“Shh!” somebody said, looking back at them with a glower, which promptly turned into a wide-eyed recognition. There was much tapping of shoulders, before long, the entire group had done an about-face.
“I painted that for you!” he said, pointing.
“And I choose to add my painting to your exhibit,” Beth retorted, her voice just as sharp as his.
They stared at each other, Beth with her hands on her hips, her eyes fixed intently on Jack’s. As the impasse stretched between them, they realized that the crowd, too, had gone silent.
Jack broke eye contact first, and made to skirt the crowd and move on to the next block of work.
“You’re the artist?”
Jack looked up, and saw that one of the teachers, a man with salt-and-pepper hair and goatee. He nodded.
“Remarkable work,” the teacher said, extending a hand, which Jack shook somewhat numbly. “Tell me, how did you come up with it? The lighting, the shadows… they are…” The man’s voice trailed off.
“Well, I can’t take full credit — it’s based off a picture my sister took of Beth. But… It’s nothing special, is it? I mean, I just painted what I saw.”
“Young man,” said another woman, who’d been peering closer at the painting. She turned to face Jack, head and shoulders taller than he, her gray hair short, almost a military cut. “While the lighting effects are all well and good, I find it a bit too… fanciful. You’d be much better off sticking to regular, normal still life and portraits without such… embellishments.”
Jack blinked, then looked over at Beth.
“Is she related to your Gran?” Beth asked.
“I’ve seen the picture, Helen, and I can assure you, there is no 'embellishing' going on,” came Mrs. Chase’s voice, as she stood from where she’d been sitting on the far side of the crowd. “But Jack, come now, you should know that there’s more to this painting than just ‘what you saw.’”
Jack stared at his teacher, then flicked his gaze to the painting and back.
“But… I mean, I— I did! It’s not like I made it up!”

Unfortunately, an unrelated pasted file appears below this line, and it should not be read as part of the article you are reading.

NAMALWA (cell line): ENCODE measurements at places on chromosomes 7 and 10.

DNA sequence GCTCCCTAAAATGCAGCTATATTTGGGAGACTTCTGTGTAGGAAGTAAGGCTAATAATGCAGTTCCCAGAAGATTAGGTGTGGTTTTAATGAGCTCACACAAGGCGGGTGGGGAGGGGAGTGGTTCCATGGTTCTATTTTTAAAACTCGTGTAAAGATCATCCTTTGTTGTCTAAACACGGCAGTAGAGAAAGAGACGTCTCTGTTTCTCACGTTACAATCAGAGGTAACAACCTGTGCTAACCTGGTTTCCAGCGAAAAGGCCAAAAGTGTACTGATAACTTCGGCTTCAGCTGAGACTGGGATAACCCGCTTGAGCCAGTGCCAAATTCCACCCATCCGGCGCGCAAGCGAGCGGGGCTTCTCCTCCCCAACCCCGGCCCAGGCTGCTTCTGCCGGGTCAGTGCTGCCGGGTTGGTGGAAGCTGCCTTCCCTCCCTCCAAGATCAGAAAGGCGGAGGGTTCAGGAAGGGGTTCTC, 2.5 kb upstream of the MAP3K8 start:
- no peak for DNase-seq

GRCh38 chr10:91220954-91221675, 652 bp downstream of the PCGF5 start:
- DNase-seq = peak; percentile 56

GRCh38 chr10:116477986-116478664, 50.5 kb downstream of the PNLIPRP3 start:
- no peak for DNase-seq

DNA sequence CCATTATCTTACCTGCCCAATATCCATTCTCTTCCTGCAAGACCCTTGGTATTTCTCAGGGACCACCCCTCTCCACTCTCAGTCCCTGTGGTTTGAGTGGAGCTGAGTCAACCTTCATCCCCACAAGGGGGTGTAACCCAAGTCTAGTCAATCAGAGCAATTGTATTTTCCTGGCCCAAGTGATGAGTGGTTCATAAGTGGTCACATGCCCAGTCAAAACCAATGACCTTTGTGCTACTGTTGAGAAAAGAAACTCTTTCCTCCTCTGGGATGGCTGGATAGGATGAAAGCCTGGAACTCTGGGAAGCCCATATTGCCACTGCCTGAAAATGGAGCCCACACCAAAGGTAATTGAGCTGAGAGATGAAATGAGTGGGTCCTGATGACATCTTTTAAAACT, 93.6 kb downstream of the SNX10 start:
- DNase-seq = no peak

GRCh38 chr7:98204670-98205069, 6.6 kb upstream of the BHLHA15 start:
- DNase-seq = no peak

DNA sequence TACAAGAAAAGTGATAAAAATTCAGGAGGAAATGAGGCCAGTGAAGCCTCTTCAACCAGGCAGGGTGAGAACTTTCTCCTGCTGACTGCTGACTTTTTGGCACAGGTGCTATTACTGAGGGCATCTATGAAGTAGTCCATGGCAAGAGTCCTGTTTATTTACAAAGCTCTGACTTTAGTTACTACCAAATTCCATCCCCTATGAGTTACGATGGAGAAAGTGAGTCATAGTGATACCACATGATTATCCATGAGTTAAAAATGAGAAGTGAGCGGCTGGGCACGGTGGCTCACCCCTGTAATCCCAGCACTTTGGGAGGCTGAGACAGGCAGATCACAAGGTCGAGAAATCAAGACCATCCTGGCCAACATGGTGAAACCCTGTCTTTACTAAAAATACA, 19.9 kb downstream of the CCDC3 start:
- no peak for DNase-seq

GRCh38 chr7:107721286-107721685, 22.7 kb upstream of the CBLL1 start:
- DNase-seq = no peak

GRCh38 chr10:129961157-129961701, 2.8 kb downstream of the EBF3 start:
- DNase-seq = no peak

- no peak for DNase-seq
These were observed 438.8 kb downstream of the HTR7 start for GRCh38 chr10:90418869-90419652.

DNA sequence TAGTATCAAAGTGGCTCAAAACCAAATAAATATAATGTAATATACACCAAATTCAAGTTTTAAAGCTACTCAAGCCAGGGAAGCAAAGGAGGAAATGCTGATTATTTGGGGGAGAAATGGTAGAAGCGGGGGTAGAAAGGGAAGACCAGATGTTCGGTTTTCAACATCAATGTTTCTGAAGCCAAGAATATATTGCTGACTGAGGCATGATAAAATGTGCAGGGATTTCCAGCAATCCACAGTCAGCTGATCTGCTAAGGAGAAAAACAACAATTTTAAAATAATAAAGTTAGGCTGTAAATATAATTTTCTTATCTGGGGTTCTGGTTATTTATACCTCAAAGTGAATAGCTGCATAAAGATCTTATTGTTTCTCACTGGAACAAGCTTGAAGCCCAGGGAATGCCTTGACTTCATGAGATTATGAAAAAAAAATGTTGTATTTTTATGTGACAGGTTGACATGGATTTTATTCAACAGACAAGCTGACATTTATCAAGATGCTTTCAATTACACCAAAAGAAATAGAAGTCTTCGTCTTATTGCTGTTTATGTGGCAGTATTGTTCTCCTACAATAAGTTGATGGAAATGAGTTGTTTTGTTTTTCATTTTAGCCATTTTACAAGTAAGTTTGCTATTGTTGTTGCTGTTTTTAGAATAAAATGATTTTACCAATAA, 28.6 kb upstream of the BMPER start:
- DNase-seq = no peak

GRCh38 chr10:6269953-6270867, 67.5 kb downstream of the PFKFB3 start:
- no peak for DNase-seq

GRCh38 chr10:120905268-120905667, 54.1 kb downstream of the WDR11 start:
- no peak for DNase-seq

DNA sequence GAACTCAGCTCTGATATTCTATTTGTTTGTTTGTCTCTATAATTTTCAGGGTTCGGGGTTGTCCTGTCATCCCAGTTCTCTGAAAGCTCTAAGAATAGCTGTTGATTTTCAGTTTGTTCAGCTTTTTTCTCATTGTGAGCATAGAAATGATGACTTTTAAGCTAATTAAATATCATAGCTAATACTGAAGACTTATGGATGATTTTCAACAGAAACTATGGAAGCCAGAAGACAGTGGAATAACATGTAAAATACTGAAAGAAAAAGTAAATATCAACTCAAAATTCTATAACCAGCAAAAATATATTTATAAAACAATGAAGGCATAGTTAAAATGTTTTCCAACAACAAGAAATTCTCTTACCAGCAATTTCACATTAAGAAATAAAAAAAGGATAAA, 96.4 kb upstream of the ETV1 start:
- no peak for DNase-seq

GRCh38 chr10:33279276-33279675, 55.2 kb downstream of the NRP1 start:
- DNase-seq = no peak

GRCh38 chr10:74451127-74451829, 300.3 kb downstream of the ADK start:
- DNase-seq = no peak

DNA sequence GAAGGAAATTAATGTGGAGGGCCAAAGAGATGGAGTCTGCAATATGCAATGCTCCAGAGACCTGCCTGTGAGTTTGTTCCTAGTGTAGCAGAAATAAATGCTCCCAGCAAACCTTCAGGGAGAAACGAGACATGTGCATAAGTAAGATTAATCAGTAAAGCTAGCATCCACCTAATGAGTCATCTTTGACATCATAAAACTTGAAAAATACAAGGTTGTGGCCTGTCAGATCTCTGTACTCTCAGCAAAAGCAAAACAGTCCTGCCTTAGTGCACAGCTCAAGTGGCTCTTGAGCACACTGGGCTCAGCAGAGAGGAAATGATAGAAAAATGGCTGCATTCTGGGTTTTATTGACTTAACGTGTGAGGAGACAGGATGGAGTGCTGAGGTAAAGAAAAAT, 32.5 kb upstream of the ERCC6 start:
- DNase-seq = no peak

“That’s not what I said, Jack,” the teacher said. “I’m talking about what you put into the painting yourself, in making the art. What did I tell you, on the first day of class?”
Jack thought a moment. “That… what we do should mean something? Technique is something that can be learned… but…”
The students in the crowd seemed to be leaning forward.
“…If you don’t feel anything for the work, then it may as well be for nothing,” Beth finished.
The older, gray-haired teacher scoffed. “Are you still teaching that drivel?”
“You look at those pictures Jack drew and you tell me that he didn’t feel anything while he made them,” Beth said. “Go on, look.”
But she was tearing her copy of the exhibit pamphlet into strips.
“What are you—”
She started handing them out to the students. “Here,” she said. “Now you write down what you think Jack was feeling when he did his work. Pick a picture, any one, and write the emotion.” She handed the last strip to the tall art teacher.
The students looked at one another, at the pieces of paper Beth had pressed into their hands.
“Well, if you’re scared, or nervous, then pass it to someone else. When you’re done, you hand them to Mrs. Chase, the lady with the bright red hair there.”
A murmur swept through the crowd, and one of the students must have provided a pen or pencil. The murmur grew as it made its way through the assembled students. There was a sound of more paper tearing.
Jack stood, unsure if he should throttle Beth, or not take the time for it, and just turn and flee.
Mrs Chase ran out of room in her cupped palms for the slips of paper, and had to hold her sweater out to collect them, thanking the students as they handed in their impressions.
The other teacher, the man with the salt-and-pepper hair, clapped Beth on the shoulder. “Marvelous idea, young lady. I’ll have a talk with the exhibit curators, and we’ll have scratch paper and pencils put up for each students’ work.” He tore a strip from his own program, and jotted something down, folded it, and handed it to Jack with a smile.
“Powerful work, Jack. Please keep at it.”
Then he turned, and part of the crowd drifted off with him further down the exhibit.
Beth held out her hand to the older art teacher.
The woman quriked a smile as she wrote something carefully on the slip, folded it, and handed it to the girl.
“You keep teaching them your drivel, Miranda. And I’ll keep teaching my technique.”
She drifted off, and the remaining students broke off, alone or in pairs, some of them giving Jack a thumbs-up, or a smile as they passed, leaving Jack and Beth, and Mrs. Chase, with a sweater full of strips of folded paper.